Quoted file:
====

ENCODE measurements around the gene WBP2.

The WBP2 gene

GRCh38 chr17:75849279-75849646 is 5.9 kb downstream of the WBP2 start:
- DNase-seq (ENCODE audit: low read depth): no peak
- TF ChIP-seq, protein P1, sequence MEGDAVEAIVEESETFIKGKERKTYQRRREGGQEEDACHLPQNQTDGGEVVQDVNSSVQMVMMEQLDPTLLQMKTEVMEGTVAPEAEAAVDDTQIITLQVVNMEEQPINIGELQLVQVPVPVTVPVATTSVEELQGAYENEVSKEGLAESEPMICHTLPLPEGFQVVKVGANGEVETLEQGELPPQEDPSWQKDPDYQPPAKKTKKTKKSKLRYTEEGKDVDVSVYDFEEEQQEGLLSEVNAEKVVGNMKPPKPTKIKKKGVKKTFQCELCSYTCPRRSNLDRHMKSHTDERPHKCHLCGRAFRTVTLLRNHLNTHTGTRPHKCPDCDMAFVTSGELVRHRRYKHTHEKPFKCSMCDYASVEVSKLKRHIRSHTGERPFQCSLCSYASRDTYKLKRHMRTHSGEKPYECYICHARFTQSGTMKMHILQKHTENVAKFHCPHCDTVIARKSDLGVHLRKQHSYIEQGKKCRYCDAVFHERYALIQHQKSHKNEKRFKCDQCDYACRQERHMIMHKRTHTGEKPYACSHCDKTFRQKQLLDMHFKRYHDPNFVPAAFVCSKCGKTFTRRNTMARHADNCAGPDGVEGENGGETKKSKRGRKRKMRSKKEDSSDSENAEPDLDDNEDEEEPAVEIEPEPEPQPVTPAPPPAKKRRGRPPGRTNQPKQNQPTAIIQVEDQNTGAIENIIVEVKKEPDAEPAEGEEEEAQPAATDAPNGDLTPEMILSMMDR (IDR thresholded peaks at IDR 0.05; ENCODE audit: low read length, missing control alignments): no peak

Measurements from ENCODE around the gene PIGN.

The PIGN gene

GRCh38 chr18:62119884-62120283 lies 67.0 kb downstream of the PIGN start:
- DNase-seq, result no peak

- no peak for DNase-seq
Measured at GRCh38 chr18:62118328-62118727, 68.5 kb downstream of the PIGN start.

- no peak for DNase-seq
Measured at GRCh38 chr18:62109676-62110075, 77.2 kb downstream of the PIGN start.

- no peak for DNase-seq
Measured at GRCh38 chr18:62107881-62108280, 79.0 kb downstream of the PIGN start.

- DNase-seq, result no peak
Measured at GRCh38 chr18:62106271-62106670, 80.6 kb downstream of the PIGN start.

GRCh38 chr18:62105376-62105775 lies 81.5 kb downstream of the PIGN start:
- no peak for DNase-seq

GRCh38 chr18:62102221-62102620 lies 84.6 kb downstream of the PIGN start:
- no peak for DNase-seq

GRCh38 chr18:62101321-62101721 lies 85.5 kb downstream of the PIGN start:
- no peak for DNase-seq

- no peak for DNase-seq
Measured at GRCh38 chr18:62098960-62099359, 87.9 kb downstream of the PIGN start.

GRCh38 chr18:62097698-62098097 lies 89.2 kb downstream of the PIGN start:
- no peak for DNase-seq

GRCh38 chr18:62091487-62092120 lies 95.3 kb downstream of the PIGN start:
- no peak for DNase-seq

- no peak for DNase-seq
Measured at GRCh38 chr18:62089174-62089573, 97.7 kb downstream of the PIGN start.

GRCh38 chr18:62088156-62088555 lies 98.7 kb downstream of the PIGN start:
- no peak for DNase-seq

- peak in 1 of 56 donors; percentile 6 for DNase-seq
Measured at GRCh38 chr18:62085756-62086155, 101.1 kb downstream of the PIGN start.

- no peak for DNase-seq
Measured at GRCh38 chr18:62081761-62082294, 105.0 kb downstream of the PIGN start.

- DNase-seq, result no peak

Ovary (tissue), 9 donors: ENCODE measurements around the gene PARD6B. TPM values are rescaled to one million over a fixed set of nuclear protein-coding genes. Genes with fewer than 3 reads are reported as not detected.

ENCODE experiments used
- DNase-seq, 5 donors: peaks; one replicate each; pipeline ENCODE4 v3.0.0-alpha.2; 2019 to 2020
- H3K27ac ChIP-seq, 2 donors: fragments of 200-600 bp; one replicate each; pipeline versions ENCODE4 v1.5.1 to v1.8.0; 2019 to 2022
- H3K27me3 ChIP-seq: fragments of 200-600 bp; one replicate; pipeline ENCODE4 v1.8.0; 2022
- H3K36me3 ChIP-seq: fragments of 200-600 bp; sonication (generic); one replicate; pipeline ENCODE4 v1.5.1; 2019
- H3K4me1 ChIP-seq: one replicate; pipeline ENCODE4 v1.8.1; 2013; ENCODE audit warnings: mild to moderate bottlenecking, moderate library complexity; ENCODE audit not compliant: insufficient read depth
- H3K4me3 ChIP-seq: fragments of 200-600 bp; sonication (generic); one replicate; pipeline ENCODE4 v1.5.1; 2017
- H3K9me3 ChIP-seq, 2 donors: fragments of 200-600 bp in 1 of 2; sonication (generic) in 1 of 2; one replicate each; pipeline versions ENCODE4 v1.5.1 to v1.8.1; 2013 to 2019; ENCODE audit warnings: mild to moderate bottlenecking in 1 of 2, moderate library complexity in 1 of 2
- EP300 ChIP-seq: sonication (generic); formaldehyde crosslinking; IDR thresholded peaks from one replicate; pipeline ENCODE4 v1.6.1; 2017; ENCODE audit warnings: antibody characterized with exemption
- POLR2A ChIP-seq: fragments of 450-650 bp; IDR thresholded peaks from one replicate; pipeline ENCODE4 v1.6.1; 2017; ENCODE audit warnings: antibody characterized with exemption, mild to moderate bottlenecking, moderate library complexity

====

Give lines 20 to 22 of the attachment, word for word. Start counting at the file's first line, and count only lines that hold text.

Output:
GRCh38 chr18:62102221-62102620 lies 84.6 kb downstream of the PIGN start:
- no peak for DNase-seq

GRCh38 chr18:62101321-62101721 lies 85.5 kb downstream of the PIGN start: